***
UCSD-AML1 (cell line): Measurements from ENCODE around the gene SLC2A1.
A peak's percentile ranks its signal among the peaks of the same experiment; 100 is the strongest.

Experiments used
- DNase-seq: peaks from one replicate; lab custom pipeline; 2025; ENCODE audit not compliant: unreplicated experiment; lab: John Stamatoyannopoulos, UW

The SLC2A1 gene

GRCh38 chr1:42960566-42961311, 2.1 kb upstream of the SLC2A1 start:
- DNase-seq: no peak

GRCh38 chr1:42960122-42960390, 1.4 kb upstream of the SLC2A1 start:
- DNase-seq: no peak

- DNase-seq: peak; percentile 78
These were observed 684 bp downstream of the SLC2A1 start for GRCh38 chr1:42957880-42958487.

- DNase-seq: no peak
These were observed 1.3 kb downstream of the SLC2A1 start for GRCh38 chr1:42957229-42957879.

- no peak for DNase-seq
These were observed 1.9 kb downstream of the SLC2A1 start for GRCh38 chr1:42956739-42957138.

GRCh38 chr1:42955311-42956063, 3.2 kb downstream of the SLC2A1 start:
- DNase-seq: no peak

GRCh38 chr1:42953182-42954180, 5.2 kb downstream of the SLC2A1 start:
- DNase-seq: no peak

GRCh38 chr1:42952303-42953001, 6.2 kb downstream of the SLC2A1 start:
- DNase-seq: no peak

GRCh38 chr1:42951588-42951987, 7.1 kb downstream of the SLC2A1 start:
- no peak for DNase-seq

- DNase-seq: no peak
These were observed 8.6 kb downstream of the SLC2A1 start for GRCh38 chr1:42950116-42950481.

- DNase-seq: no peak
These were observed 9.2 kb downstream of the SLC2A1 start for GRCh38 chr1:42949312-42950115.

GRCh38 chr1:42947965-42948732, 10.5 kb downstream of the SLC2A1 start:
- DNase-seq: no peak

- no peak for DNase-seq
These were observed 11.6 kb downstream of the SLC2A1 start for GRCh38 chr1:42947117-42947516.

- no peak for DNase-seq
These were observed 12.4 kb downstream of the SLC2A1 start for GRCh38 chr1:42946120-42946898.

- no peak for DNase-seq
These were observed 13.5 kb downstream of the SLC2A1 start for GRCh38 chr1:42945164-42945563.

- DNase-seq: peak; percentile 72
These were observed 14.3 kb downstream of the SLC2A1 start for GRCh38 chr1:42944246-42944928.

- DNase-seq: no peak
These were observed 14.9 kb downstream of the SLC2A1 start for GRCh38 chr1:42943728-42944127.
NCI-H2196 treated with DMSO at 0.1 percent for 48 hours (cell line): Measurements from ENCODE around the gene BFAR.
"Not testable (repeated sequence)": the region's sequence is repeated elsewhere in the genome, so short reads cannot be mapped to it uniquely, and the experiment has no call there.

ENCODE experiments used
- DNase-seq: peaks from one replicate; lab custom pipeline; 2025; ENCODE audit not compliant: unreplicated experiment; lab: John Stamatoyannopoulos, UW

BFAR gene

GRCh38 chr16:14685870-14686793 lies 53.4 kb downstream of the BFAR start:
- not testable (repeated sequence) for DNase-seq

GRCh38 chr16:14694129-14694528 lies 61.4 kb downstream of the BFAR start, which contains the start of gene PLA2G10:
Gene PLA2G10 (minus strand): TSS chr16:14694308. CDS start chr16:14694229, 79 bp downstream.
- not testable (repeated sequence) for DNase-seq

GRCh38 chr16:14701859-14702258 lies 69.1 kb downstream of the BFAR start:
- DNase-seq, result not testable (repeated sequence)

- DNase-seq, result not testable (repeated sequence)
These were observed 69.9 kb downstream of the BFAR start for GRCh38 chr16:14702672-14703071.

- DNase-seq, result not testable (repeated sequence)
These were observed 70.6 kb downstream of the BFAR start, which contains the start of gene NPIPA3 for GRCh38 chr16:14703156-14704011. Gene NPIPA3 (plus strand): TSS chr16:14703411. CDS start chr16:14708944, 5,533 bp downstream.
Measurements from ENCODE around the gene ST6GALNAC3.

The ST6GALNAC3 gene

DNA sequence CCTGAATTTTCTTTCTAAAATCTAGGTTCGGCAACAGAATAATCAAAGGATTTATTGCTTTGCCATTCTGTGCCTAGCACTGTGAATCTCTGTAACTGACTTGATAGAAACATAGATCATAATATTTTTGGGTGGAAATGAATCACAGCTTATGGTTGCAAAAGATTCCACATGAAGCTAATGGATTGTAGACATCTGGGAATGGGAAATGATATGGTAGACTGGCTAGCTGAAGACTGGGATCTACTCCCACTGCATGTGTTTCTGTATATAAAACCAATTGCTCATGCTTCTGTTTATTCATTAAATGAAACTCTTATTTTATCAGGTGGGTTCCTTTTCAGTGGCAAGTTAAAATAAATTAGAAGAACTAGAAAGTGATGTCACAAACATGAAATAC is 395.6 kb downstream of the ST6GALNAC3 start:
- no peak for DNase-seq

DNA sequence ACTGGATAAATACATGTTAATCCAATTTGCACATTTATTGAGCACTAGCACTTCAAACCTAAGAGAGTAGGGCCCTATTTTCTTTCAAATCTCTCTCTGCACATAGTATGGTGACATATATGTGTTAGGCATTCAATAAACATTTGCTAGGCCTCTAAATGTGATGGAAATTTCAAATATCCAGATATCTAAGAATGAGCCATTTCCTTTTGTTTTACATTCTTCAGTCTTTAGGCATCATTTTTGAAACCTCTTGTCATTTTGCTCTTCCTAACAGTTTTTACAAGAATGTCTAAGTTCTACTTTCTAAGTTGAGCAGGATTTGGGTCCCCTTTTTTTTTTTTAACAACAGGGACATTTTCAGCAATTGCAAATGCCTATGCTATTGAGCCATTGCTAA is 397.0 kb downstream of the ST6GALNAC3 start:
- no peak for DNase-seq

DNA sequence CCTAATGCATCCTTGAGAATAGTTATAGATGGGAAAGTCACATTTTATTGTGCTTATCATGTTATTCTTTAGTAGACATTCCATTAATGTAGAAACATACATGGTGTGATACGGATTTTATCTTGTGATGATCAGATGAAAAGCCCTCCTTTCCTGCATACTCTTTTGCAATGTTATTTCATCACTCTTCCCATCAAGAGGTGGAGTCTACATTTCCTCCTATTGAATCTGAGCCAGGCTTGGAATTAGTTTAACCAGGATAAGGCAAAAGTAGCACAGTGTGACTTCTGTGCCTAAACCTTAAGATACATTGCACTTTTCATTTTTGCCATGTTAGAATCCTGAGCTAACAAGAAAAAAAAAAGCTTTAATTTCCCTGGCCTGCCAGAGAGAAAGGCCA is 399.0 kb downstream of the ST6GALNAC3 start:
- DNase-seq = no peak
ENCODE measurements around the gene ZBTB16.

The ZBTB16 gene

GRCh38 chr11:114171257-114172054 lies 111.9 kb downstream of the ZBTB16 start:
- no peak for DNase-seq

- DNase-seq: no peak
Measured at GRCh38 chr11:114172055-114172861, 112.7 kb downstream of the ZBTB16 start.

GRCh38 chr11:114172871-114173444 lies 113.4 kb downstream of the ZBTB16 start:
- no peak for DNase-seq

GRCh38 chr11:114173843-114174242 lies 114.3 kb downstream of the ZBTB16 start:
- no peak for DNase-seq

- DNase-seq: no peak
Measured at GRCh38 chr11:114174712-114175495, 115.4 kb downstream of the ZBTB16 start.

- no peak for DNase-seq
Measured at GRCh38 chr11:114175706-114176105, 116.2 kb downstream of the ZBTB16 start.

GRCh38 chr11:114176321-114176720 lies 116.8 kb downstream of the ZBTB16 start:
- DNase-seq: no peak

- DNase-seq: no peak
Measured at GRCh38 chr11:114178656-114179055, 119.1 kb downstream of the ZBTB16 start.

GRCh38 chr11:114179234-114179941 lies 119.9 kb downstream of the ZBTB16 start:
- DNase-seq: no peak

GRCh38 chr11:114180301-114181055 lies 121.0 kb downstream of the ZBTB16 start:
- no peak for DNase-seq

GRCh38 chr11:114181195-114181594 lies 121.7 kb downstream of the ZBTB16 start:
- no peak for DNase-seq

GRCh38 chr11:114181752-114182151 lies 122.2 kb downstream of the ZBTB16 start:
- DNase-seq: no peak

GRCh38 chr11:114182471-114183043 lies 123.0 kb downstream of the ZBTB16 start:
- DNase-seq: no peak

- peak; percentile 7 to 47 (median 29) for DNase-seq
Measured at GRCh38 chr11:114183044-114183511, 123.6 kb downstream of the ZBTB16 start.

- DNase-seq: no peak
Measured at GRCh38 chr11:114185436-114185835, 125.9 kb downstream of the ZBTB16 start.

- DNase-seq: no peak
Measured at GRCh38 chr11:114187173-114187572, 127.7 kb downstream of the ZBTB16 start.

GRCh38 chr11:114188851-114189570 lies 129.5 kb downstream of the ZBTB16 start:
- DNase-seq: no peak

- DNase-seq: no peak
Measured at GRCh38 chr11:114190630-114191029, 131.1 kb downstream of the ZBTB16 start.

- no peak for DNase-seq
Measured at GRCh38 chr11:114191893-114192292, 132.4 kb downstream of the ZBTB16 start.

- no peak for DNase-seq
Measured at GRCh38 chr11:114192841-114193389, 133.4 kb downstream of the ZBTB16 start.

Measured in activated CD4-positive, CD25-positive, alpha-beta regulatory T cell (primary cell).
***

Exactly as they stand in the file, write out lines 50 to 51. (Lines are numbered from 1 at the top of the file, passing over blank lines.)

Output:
GRCh38 chr16:14701859-14702258 lies 69.1 kb downstream of the BFAR start:
- DNase-seq, result not testable (repeated sequence)